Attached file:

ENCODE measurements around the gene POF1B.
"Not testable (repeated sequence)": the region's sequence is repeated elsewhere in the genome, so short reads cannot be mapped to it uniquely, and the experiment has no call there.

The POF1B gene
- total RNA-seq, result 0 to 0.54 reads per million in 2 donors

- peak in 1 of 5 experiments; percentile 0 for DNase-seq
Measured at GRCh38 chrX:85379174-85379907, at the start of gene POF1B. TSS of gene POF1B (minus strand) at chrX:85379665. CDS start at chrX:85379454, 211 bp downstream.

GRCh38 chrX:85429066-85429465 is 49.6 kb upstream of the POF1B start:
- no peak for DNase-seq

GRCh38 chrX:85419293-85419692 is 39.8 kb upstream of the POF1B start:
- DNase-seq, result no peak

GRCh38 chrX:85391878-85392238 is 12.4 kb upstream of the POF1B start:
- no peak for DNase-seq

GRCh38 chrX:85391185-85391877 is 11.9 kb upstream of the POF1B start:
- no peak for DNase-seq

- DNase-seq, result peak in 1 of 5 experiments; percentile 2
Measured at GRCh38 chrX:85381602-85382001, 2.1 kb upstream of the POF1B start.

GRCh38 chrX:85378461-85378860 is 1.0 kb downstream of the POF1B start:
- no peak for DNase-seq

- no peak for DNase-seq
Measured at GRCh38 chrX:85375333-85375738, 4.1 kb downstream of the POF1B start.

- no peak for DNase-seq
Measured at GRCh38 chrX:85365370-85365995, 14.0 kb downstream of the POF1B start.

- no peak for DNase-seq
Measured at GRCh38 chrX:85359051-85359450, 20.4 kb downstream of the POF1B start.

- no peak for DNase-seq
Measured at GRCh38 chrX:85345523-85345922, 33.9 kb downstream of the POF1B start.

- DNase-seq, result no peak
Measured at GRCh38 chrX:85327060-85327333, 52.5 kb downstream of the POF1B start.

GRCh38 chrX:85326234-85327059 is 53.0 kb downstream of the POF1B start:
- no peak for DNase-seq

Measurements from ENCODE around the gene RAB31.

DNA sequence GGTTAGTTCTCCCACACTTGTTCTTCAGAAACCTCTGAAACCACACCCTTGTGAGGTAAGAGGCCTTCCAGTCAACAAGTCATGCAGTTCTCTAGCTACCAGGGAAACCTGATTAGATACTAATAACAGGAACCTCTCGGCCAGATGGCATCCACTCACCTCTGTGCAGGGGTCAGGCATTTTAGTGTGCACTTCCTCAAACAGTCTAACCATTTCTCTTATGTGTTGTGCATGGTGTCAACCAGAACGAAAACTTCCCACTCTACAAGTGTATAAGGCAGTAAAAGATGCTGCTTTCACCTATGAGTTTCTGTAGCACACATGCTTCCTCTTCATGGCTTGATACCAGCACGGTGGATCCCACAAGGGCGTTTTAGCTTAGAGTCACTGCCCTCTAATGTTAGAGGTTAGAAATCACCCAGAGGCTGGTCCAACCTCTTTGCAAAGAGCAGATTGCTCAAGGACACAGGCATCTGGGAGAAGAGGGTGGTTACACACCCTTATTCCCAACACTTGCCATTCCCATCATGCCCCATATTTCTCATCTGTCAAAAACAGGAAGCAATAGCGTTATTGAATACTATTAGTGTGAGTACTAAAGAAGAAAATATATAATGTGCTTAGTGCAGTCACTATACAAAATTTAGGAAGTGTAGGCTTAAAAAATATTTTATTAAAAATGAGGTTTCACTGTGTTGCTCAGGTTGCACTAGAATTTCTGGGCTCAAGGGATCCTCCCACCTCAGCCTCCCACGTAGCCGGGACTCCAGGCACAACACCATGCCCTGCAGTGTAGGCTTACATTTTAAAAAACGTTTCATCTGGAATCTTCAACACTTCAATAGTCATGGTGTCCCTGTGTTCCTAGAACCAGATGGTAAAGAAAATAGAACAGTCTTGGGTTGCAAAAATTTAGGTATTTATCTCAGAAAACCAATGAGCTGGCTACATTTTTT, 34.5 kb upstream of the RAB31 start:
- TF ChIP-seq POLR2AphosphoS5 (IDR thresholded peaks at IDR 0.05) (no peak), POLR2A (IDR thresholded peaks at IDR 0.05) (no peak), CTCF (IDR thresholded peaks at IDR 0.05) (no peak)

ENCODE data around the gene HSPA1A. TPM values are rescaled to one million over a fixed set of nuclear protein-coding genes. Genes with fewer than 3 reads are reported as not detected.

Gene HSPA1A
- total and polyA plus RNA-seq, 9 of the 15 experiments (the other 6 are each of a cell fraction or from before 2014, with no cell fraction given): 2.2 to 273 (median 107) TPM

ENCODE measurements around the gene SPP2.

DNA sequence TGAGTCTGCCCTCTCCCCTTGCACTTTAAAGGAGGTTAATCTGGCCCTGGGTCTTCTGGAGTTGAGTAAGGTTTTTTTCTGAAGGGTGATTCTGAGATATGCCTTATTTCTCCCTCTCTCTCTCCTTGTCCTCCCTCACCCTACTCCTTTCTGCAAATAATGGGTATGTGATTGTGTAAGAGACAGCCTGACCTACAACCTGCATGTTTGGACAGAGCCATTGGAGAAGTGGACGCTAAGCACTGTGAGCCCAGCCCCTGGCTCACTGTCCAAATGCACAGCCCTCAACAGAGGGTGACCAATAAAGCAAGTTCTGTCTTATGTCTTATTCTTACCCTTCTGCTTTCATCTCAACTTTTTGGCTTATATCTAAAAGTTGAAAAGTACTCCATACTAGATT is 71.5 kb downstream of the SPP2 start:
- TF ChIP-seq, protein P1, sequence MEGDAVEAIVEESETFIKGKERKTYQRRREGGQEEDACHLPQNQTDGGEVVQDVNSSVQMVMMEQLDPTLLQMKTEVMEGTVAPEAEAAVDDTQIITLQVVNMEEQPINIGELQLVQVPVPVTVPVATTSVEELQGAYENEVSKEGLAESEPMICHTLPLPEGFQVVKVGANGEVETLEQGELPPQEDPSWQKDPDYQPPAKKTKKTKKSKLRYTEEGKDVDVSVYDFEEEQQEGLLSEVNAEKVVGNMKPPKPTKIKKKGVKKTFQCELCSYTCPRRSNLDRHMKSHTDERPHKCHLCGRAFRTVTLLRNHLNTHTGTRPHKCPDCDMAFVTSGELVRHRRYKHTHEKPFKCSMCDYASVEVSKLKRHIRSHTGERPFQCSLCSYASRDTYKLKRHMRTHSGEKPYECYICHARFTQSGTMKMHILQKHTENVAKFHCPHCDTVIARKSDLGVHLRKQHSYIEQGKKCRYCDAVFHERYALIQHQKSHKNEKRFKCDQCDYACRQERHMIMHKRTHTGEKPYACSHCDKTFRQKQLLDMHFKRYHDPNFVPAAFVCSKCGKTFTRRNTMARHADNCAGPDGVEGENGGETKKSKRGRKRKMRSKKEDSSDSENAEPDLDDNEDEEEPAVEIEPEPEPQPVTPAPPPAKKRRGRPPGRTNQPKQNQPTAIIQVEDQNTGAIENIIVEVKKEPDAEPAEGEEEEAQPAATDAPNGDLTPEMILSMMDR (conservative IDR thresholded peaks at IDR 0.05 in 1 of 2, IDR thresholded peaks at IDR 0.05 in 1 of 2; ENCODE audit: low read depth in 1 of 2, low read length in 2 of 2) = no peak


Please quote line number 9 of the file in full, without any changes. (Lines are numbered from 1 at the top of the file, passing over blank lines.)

GRCh38 chrX:85419293-85419692 is 39.8 kb upstream of the POF1B start: